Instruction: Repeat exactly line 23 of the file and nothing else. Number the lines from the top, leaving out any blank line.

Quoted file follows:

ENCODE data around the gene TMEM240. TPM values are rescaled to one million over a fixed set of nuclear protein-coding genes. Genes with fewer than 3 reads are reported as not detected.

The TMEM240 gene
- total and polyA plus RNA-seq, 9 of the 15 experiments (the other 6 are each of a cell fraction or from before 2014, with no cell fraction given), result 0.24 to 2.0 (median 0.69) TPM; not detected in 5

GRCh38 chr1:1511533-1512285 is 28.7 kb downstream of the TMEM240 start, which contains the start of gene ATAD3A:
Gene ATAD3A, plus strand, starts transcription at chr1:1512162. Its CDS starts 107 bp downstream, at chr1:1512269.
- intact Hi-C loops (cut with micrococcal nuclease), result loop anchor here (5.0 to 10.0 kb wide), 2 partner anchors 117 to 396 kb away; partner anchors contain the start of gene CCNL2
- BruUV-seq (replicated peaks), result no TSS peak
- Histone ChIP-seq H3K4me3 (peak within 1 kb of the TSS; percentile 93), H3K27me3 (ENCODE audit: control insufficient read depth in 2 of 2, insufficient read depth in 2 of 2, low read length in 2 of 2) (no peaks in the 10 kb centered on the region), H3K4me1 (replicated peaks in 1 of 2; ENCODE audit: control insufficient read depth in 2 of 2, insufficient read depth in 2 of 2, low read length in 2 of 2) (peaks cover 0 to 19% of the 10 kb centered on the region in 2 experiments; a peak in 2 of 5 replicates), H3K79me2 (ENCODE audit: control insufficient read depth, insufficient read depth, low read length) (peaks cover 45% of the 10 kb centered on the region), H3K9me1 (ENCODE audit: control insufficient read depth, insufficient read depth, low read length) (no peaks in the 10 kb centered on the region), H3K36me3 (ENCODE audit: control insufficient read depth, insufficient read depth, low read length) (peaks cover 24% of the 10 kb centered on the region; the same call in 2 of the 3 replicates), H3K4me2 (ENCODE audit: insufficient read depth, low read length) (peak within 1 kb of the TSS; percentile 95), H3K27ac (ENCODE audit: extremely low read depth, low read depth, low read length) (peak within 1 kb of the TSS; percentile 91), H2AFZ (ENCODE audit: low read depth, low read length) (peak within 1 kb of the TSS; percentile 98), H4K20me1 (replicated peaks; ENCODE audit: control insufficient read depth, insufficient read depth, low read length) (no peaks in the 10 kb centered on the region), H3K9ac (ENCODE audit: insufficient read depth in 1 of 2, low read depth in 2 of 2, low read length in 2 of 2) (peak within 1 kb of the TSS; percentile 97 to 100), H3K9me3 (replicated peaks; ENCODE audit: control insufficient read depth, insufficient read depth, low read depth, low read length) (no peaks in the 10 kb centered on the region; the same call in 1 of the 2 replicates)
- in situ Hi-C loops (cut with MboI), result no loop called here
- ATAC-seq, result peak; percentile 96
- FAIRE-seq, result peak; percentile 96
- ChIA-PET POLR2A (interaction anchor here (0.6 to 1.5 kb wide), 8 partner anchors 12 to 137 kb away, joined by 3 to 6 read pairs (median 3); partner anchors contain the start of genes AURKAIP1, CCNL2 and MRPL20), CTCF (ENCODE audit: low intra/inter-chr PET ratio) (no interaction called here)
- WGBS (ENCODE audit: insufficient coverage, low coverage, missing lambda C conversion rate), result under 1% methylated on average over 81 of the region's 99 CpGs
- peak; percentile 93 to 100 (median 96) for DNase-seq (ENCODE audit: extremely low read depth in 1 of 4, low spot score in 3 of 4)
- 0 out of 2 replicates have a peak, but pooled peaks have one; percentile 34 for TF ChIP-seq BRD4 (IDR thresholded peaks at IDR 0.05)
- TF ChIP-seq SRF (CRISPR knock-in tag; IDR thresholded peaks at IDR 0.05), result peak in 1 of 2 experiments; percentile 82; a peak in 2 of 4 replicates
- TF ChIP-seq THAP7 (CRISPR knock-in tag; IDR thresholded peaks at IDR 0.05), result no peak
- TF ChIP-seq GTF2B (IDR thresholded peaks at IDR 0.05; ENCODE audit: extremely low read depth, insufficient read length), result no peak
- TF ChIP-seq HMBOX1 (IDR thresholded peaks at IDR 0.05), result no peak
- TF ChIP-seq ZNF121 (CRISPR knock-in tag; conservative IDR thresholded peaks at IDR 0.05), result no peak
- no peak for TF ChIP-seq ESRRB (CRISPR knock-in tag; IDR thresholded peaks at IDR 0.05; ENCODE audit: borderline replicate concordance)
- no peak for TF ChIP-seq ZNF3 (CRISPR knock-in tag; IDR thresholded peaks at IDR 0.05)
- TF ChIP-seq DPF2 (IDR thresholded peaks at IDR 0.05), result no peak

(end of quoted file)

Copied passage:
- TF ChIP-seq DPF2 (IDR thresholded peaks at IDR 0.05), result no peak